Lee Neubecker: Yeah. And like what I’ve done is, they’re not going to pay me to spend time looking at their photos, nor do I want to look at that stuff.
Debbie Reynolds: No. No one cares. I think that’s what people don’t understand. We’ve been working on cases for over 20 years and I really don’t care what’s on the phone or what you said or what videos on there. It really makes a little difference to us.
Lee Neubecker: What I try to do is I try to quickly create almost a summary index of okay, these are the conversation threads. Tell me which phone numbers are relevant, aren’t relevant, who are the relevant parties, and then we can just pull those specific threads out, put them up into the review platform.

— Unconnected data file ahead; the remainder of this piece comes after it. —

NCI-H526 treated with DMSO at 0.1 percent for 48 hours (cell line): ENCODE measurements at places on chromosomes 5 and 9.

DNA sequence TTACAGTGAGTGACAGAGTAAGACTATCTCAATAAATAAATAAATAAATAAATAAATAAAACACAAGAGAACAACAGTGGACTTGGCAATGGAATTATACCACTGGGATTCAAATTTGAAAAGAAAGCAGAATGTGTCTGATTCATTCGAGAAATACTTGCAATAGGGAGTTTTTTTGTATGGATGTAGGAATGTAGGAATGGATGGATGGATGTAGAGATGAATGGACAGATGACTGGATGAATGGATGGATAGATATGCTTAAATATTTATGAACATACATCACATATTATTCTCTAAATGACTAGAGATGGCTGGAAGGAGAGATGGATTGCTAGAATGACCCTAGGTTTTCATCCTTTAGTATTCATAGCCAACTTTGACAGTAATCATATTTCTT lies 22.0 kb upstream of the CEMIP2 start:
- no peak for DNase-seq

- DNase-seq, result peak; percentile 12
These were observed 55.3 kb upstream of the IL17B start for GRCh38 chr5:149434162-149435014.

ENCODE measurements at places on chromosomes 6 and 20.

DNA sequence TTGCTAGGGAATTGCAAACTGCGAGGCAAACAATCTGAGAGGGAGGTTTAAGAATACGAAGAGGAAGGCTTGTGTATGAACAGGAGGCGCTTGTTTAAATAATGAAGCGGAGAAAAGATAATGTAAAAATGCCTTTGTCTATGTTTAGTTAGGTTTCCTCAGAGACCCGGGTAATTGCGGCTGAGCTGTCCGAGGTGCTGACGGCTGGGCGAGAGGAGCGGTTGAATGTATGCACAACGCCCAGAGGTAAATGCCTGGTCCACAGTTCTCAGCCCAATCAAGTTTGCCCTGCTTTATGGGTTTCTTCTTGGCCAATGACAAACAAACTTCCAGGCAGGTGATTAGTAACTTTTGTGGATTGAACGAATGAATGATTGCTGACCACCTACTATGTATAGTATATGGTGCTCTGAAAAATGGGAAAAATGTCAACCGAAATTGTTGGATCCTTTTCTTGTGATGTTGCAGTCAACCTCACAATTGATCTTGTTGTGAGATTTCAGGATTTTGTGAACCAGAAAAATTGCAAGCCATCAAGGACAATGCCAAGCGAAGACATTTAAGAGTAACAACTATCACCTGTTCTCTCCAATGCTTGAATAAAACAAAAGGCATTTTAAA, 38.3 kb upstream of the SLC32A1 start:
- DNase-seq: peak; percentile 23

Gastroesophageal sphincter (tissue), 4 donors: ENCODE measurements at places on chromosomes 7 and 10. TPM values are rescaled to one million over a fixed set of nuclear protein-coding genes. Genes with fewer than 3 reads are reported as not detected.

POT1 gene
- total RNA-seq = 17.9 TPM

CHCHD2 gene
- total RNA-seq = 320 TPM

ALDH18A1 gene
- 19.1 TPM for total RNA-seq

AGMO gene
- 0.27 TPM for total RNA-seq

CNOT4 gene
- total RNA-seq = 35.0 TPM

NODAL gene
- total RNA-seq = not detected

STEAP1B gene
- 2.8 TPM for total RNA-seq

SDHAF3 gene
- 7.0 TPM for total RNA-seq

Debbie Reynolds: Exactly.
Lee Neubecker: Now, sometimes there’s issues where photos are relevant specifically, if it’s important that you know the whereabouts or someone on a given date and time. Photos often can establish whether or not someone was really at home sick or out on vacation somewhere. There’s embedded GPS data that is recorded into most photos that are taken with smartphones.
Debbie Reynolds: Unless someone decides to strip it out. I think if you don’t do anything to it, it will collect that data. But there are ways to strip that information out. And also, people can turn off GPS tracking on their phone.
Lee Neubecker: Yeah. Well, thanks for being on the show again today.